In fact, while couched in ethno-national language, the German “right of return” was not an open invitation to ethnic Germans to help rebuild a German commonwealth, but a humanitarian gesture to rescue co-ethnics from “oppression” under Soviet rule. The rhetoric of ethnic solidarity on the part of German conservatives was also an attempt to legitimize a German ethnic nationalism after its being discredited as a result of the Nazi period.

In any event, the “right of return” was limited spatially to those ethnic German living the Soviet Union and temporally to those who suffered as a result of the expulsions and living in a hostile environment. With more liberal emigration laws, and then the demise of the Soviet Union, the “right of return” was challenged both by liberals, who were opposed to preferential treatment of co-ethnics, and by conservatives, who feared the influx of Russians of German descent. As a result of legislation in 1993, preferential treatment in immigration was almost entirely curtailed.

May it also be added that despite the difficulties in acquiring nationality, non-Germanic foreigners did apply for, and obtain, it in large numbers. According to official figures, between 1995 and 2004 1,278,524 foreigners gained German citizenship -- 608,450 of them from Turkey alone. The comparable figure would be 10,000 non-Jews gaining Israeli citizenship each year, which we know is not happening.

But I'd like to point out two additional aspects in which Israel's citizenship law is radically different from other countries'.

In the first place, the German, Irish, Greek, etc., laws refer to people who emigrated from their respective countries at a time when nationality, citizenship and ethnicity were approximately coincident, and the respective countries were fairly homogeneous. Irish emigrants to the United States, for instance, tended to be white English-speaking Catholics, not brown-skinned Sikhs who spoke Punjabi at home. Same with Germans, who were white and German-speaking. The internal differences that did exist (for instance, between Protestant and Catholic Germans) translated into no additional rights or restrictions under the law. And the current versions of those European laws make no difference by race, religion or mother tongue.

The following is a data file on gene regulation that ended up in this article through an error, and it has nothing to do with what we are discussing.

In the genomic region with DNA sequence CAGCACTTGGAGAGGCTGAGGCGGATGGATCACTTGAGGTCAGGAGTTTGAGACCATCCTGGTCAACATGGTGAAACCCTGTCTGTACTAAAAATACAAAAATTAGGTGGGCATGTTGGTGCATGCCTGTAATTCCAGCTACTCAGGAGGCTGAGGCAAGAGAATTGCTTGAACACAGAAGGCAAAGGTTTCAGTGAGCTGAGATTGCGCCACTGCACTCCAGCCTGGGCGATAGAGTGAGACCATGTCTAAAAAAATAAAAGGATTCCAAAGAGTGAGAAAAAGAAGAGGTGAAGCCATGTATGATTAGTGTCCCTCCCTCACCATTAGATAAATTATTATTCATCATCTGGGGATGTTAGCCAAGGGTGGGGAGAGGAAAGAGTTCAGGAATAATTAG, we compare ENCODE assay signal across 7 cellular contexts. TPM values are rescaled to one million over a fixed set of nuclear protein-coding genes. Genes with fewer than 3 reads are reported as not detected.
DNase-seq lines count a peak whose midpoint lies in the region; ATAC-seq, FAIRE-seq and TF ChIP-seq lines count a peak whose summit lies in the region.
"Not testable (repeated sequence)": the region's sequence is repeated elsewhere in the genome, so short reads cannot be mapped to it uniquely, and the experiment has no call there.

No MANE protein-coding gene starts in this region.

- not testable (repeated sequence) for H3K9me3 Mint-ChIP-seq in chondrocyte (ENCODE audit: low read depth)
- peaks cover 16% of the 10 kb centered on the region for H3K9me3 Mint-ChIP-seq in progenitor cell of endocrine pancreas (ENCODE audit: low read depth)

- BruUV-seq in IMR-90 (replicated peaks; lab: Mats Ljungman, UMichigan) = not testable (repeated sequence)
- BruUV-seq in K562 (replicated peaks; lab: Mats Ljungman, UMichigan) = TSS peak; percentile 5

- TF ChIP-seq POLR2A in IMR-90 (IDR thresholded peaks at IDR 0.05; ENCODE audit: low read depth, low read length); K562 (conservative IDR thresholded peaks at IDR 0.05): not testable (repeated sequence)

This is not the same as the case in Israel. When Israel was founded, it was already inhomogeneous; it already comprised a fairly large Arab-speaking minority of the Muslim, Christian and Druze faiths alongside the Hebrew speaking Jewish majority. Furthermore, the State's creation itself originated a diaspora -- people who were born in the territory on which Israel was declared, and whose ancestors had been living for generations there, but who were not covered by the Nationality Law. Those (forced) emigrants are the equivalent of the Irish, German or Greek emigrants whose children have the right to citizenship under the respective laws. However, the Israeli law doesn't grant them the right to citizenship accorded to Jews. It's like if the German law accorded citizenship to Protestant emigres, but not to Catholic ones.

The second big difference is that while in Germany the process to become a citizen may be long and tiresome, down the road there's always a point from which you have exactly the same rights as a blue-eyed, blond and Christian German. A child born in Germany to a foreigner who has been a legal resident for 8 years, for instance, is granted temporary citizenship, but he must apply to retain it when he turns 23. I don't agree with such a provision; I prefer the Argentinian system whereby a child born in the country is forever a citizen. That said, once that German-born person successfully re-applies for citizenship, he becomes undistinguishable from any other German, and he can pass his German nationality on to his offspring on an equal footing with all other Germans.

That's hardly the case in Israel, where an Israeli-born Arab is a citizen but does not enjoy the rights that can be acquired through the Law of Return -- which detracts from his ability to remain a citizen. Thus, Israel's Nationality Law provides that:

# 11. (a) Where an Israel national -

* (1) became an Israel national on the basis of false particulars; or
* (2) has been abroad for seven consecutive years and has no effective connection with Israel, and has not proved that his effective connection with Israel was severed otherwise than by his own volition; or
* (3) has committed an act constituting a breach of allegiance to the State of Israel,

the District Court may, on the application of the Minister, annul his nationality.

This is not egalitarian, because the Arab Israeli who pursues a career abroad has his nationality revoked and loses any further right to it, while a Jewish Israeli in a similar situation can reapply for it under the Law of Return. Similarly, only the children of an Arab Israeli can apply for Israeli citizenship, while in the case of the Jewish Israeli, his children and grandchildren --at the very least-- can do so, again because of the Law of Return, and the right extends to further generations provided they marry other Jews.

In sum, despite the superficial similarities existing between the German and Israeli nationality laws, the results have been radically different, the former creating an ever more diverse society with equal rights for all, and the latter ensuring Jewish supremacy in a society with two de facto citizenships, one of higher quality than the other.